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5. Continuance of the present situation raises questions with regard to future appropriations.

At the present time, the most vital elements of our German policy are absolutely dependent on the willingness of Congress to make recurring appropriations for the occupation and military government of Germany. This involves an element of uncertainty which is bound to increase with time. Somewhere there must be a time-limit to Congress’s willingness to support this operation. A sudden shift of congressional sentiment could now place use in an extremely embarrassing position, which would be detrimental to our whole situation in Europe. Any step which would reduce this financial burden would therefore have a positive value.

So much for the disadvantages of carrying on with present arrangements and for the advantages of seeking a broad settlement over Germany.

How about the other side of the picture. What are the disadvantages of trying to get a general German settlement at this time and the advantages of carrying on with a policy based on the development of western Germany and western Europe?

First: the disadvantages of a general German settlement at this time, along the lines discussed above:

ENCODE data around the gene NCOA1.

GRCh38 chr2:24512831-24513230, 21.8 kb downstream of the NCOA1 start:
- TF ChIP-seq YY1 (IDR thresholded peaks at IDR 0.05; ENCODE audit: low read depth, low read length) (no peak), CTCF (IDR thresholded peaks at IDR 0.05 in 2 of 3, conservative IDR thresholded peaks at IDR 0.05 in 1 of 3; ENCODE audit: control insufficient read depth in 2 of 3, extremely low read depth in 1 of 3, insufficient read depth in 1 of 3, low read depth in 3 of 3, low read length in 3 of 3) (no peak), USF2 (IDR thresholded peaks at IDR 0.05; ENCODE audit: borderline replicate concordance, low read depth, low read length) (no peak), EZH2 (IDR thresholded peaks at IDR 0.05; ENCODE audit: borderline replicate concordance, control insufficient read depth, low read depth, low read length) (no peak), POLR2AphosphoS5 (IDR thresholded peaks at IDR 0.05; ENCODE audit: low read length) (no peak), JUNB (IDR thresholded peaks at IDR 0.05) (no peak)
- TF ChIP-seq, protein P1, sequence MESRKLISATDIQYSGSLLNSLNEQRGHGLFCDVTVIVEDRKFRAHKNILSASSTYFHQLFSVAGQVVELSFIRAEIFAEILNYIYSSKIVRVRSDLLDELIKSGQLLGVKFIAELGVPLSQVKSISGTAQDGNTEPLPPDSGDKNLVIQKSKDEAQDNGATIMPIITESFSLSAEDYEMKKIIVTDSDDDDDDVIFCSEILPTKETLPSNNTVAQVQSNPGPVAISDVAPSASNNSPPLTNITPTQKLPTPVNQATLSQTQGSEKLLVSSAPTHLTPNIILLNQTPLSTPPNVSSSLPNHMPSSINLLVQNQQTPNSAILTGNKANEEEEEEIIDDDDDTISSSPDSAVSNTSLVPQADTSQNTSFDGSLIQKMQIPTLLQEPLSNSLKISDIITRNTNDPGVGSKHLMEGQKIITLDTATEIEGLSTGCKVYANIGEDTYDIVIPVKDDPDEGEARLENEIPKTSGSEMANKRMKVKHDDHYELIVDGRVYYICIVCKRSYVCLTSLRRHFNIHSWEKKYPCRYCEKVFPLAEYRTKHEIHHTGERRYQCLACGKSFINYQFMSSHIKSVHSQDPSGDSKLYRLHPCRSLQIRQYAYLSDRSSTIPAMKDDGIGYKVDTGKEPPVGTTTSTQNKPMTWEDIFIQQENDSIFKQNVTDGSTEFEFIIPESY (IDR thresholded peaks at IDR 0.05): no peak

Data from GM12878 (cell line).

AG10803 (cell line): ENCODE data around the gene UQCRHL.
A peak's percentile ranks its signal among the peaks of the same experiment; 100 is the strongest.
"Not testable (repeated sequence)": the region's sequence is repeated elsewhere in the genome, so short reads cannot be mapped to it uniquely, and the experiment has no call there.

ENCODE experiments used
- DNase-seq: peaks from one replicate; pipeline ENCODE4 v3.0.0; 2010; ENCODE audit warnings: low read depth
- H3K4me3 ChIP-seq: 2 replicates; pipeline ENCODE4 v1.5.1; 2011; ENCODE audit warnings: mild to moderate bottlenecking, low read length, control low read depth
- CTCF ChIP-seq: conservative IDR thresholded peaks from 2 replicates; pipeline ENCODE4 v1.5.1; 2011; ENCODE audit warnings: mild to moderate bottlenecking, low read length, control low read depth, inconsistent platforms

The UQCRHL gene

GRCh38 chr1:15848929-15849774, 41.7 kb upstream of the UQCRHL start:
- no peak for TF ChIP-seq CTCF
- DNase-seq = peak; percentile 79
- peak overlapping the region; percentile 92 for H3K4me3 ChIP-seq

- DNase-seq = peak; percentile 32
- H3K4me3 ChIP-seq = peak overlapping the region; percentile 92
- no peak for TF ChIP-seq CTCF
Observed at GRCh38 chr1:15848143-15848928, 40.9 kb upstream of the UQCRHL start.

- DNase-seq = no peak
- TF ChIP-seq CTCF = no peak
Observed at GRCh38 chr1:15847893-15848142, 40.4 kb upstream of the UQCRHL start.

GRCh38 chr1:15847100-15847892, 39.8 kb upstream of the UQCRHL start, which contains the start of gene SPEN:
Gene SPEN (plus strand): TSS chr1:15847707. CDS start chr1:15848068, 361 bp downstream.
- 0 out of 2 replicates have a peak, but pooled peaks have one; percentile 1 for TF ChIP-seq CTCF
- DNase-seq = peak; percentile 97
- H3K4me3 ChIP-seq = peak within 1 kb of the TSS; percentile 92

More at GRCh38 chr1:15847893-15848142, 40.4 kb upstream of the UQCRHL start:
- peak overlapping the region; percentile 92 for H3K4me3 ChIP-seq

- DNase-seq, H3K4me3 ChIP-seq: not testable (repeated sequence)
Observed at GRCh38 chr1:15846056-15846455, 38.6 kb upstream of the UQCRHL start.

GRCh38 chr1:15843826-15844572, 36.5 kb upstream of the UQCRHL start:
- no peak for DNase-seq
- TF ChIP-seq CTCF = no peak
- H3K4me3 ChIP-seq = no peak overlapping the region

1. To turn political responsibility over to a German Government at this time would be to assume a new and great risk.

The Germans, from all accounts, are confused, embittered, self-pitying and unregenerate. Western concepts of democracy have only a slender foundation among them. There is a very good prospect that they will move toward a strongly nationalistic and authoritarian form of government. We cannot be sure that a new German regime would not enter into political deals with Moscow at the expense of the west, or that it will not be captured by the German communists.

2. To set up a German Government at this time would complicate the ERP program.

It would be much simpler, for the short term, if the ERP relationship could be restricted to the western zones, as already established. The addition of the Soviet Zone to the present ERP area would only create a need for increased appropriations and complicate the whole political-administrative framework of the recovery program.

3. To set up a German Government at this time would complicate the Western Union discussions.

As long as western Germany is occupied by western forces, the role of Germany in the concept of “western union” can be conveniently [Page 1294] ignored. If a united Germany were again to become a political entity, the relationship of that entity to the other western European countries would have to be clarified. For this the French are poorly prepared. They would scarcely welcome German participation. Yet a repudiation of the Germans by the west might automatically impel them into the Soviet camp.

4. This sort of a settlement would mean the reestablishment of Germany as the only great state in central Europe.